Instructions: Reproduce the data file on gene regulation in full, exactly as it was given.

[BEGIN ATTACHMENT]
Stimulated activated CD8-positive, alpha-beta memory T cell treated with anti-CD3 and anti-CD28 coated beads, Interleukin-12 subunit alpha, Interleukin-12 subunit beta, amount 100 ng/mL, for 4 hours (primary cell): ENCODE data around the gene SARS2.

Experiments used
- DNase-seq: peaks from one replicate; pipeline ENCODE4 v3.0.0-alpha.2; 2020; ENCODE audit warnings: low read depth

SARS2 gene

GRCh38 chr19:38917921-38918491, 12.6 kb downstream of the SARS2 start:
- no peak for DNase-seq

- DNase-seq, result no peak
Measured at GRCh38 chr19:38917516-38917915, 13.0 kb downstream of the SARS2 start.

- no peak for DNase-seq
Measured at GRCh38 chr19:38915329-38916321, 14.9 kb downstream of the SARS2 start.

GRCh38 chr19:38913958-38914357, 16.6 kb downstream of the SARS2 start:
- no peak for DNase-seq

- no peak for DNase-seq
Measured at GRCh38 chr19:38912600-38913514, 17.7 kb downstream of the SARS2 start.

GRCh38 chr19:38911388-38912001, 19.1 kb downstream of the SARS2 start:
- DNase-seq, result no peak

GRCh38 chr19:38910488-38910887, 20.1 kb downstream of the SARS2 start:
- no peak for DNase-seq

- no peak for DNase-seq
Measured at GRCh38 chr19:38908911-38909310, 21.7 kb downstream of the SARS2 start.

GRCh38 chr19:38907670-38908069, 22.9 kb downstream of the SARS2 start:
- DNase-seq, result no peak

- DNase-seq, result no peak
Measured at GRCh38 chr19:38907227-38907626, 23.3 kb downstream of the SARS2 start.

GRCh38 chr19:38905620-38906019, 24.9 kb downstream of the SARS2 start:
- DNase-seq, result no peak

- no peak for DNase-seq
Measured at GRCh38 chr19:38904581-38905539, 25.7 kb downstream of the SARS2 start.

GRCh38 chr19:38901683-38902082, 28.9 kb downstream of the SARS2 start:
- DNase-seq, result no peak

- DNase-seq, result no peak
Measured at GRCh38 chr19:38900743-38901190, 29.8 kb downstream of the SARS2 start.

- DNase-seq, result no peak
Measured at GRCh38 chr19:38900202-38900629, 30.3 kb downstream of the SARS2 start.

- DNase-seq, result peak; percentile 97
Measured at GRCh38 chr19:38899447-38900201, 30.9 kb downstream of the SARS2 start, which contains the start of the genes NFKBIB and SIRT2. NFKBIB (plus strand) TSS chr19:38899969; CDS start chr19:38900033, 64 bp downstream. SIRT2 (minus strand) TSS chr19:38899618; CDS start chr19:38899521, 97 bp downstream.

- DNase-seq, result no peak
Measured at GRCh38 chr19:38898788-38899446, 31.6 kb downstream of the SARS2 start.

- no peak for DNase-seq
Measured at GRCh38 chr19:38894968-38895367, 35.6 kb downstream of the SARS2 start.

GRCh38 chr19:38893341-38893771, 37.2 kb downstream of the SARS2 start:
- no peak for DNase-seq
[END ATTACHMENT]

Stimulated activated CD8-positive, alpha-beta memory T cell treated with anti-CD3 and anti-CD28 coated beads, Interleukin-12 subunit alpha, Interleukin-12 subunit beta, amount 100 ng/mL, for 4 hours (primary cell): ENCODE data around the gene SARS2.

Experiments used
- DNase-seq: peaks from one replicate; pipeline ENCODE4 v3.0.0-alpha.2; 2020; ENCODE audit warnings: low read depth

SARS2 gene

GRCh38 chr19:38917921-38918491, 12.6 kb downstream of the SARS2 start:
- no peak for DNase-seq

- DNase-seq, result no peak
Measured at GRCh38 chr19:38917516-38917915, 13.0 kb downstream of the SARS2 start.

- no peak for DNase-seq
Measured at GRCh38 chr19:38915329-38916321, 14.9 kb downstream of the SARS2 start.

GRCh38 chr19:38913958-38914357, 16.6 kb downstream of the SARS2 start:
- no peak for DNase-seq

- no peak for DNase-seq
Measured at GRCh38 chr19:38912600-38913514, 17.7 kb downstream of the SARS2 start.

GRCh38 chr19:38911388-38912001, 19.1 kb downstream of the SARS2 start:
- DNase-seq, result no peak

GRCh38 chr19:38910488-38910887, 20.1 kb downstream of the SARS2 start:
- no peak for DNase-seq

- no peak for DNase-seq
Measured at GRCh38 chr19:38908911-38909310, 21.7 kb downstream of the SARS2 start.

GRCh38 chr19:38907670-38908069, 22.9 kb downstream of the SARS2 start:
- DNase-seq, result no peak

- DNase-seq, result no peak
Measured at GRCh38 chr19:38907227-38907626, 23.3 kb downstream of the SARS2 start.

GRCh38 chr19:38905620-38906019, 24.9 kb downstream of the SARS2 start:
- DNase-seq, result no peak

- no peak for DNase-seq
Measured at GRCh38 chr19:38904581-38905539, 25.7 kb downstream of the SARS2 start.

GRCh38 chr19:38901683-38902082, 28.9 kb downstream of the SARS2 start:
- DNase-seq, result no peak

- DNase-seq, result no peak
Measured at GRCh38 chr19:38900743-38901190, 29.8 kb downstream of the SARS2 start.

- DNase-seq, result no peak
Measured at GRCh38 chr19:38900202-38900629, 30.3 kb downstream of the SARS2 start.

- DNase-seq, result peak; percentile 97
Measured at GRCh38 chr19:38899447-38900201, 30.9 kb downstream of the SARS2 start, which contains the start of the genes NFKBIB and SIRT2. NFKBIB (plus strand) TSS chr19:38899969; CDS start chr19:38900033, 64 bp downstream. SIRT2 (minus strand) TSS chr19:38899618; CDS start chr19:38899521, 97 bp downstream.

- DNase-seq, result no peak
Measured at GRCh38 chr19:38898788-38899446, 31.6 kb downstream of the SARS2 start.

- no peak for DNase-seq
Measured at GRCh38 chr19:38894968-38895367, 35.6 kb downstream of the SARS2 start.

GRCh38 chr19:38893341-38893771, 37.2 kb downstream of the SARS2 start:
- no peak for DNase-seq